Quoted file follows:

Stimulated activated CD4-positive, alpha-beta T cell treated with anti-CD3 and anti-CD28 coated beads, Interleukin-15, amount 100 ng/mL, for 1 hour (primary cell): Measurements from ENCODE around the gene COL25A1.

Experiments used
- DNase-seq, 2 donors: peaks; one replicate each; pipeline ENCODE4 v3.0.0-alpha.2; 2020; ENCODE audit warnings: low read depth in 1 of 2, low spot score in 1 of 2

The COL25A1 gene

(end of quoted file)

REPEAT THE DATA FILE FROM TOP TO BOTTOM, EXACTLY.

Stimulated activated CD4-positive, alpha-beta T cell treated with anti-CD3 and anti-CD28 coated beads, Interleukin-15, amount 100 ng/mL, for 1 hour (primary cell): Measurements from ENCODE around the gene COL25A1.

Experiments used
- DNase-seq, 2 donors: peaks; one replicate each; pipeline ENCODE4 v3.0.0-alpha.2; 2020; ENCODE audit warnings: low read depth in 1 of 2, low spot score in 1 of 2

The COL25A1 gene